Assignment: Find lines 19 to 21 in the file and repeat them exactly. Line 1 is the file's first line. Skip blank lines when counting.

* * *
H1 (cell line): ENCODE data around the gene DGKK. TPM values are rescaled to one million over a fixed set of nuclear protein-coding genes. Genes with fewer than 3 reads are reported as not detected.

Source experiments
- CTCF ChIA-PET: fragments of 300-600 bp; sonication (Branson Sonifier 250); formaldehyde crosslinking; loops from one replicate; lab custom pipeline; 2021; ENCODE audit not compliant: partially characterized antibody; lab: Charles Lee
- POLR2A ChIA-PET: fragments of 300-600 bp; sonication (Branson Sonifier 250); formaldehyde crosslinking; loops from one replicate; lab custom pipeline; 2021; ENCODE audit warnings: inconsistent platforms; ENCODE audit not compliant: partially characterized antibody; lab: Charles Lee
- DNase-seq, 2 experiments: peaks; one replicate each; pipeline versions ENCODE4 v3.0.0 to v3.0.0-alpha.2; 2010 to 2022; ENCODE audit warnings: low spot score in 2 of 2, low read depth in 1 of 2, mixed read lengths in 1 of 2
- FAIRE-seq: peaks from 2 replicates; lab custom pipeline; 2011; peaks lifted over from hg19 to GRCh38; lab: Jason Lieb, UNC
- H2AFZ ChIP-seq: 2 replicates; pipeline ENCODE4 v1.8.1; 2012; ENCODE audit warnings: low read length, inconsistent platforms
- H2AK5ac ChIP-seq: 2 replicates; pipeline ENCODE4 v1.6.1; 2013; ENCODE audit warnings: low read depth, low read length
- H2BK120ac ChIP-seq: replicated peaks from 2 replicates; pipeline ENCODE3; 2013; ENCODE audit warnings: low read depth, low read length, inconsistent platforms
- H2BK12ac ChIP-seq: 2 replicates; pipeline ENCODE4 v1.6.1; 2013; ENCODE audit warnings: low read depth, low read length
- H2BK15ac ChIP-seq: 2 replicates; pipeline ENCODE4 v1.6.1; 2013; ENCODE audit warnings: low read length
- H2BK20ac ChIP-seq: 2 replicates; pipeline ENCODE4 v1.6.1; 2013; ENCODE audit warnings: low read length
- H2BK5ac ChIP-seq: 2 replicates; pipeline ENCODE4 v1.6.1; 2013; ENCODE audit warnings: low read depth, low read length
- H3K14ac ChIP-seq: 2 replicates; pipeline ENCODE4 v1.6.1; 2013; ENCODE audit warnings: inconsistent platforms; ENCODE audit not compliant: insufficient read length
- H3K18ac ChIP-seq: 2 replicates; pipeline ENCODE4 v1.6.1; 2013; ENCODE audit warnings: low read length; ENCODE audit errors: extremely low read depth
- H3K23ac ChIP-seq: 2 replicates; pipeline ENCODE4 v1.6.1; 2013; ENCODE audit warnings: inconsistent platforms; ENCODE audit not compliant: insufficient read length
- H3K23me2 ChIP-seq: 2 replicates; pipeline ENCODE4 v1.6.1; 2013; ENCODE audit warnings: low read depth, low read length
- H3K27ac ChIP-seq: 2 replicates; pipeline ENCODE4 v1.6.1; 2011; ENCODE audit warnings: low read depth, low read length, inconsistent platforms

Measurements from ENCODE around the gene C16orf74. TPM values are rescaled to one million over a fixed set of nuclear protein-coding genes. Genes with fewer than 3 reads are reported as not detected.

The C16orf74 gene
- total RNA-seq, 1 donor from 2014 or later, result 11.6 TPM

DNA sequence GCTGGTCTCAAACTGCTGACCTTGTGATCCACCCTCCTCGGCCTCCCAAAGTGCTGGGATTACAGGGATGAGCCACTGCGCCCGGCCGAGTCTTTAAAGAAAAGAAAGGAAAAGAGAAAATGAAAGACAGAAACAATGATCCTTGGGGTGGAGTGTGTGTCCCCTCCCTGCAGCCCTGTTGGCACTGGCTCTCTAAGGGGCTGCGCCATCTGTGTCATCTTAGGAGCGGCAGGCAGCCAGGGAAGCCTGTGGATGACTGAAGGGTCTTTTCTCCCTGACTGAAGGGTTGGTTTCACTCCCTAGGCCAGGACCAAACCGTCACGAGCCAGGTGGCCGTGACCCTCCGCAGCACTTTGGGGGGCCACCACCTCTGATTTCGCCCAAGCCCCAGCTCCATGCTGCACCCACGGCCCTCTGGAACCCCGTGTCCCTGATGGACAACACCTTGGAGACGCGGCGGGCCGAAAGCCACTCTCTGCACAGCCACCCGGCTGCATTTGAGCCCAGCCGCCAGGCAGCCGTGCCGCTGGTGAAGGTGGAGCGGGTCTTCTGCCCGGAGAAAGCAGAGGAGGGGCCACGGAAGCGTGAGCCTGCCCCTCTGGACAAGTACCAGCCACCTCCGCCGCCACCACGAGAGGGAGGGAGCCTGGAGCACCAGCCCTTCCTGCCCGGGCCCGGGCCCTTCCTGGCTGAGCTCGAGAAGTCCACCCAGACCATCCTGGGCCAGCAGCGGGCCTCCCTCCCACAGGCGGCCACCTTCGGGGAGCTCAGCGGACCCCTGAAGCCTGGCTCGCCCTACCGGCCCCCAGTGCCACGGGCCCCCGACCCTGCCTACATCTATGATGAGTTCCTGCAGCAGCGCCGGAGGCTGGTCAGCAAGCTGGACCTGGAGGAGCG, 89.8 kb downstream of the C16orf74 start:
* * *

Measurements from ENCODE around the gene C16orf74. TPM values are rescaled to one million over a fixed set of nuclear protein-coding genes. Genes with fewer than 3 reads are reported as not detected.

The C16orf74 gene
- total RNA-seq, 1 donor from 2014 or later, result 11.6 TPM